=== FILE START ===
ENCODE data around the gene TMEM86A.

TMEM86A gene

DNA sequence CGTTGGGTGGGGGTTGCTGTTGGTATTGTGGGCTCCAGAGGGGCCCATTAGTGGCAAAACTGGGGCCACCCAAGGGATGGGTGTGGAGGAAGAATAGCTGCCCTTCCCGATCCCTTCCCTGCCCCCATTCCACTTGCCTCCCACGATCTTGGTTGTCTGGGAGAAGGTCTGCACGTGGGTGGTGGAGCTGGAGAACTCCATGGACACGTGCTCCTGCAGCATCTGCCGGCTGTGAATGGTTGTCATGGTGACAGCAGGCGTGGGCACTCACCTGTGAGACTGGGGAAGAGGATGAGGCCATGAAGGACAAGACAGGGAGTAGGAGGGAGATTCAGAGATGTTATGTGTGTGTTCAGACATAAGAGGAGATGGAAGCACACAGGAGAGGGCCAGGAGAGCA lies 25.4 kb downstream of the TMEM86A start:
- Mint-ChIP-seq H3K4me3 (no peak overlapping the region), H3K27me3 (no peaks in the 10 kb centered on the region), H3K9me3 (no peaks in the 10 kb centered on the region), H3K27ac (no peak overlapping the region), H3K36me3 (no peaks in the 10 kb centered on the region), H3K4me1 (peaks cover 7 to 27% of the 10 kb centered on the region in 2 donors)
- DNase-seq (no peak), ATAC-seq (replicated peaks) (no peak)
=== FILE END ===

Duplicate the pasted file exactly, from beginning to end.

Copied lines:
ENCODE data around the gene TMEM86A.

TMEM86A gene

DNA sequence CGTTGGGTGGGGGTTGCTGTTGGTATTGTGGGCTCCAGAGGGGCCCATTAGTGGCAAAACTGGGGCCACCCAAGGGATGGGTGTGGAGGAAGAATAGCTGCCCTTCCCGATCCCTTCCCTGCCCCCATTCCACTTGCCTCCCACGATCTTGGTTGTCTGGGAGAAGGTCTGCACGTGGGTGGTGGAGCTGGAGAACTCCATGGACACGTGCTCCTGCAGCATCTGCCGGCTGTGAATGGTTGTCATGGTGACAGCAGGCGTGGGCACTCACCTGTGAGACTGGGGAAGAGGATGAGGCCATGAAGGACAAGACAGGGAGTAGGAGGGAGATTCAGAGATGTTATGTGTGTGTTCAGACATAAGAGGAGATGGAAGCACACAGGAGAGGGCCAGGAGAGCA lies 25.4 kb downstream of the TMEM86A start:
- Mint-ChIP-seq H3K4me3 (no peak overlapping the region), H3K27me3 (no peaks in the 10 kb centered on the region), H3K9me3 (no peaks in the 10 kb centered on the region), H3K27ac (no peak overlapping the region), H3K36me3 (no peaks in the 10 kb centered on the region), H3K4me1 (peaks cover 7 to 27% of the 10 kb centered on the region in 2 donors)
- DNase-seq (no peak), ATAC-seq (replicated peaks) (no peak)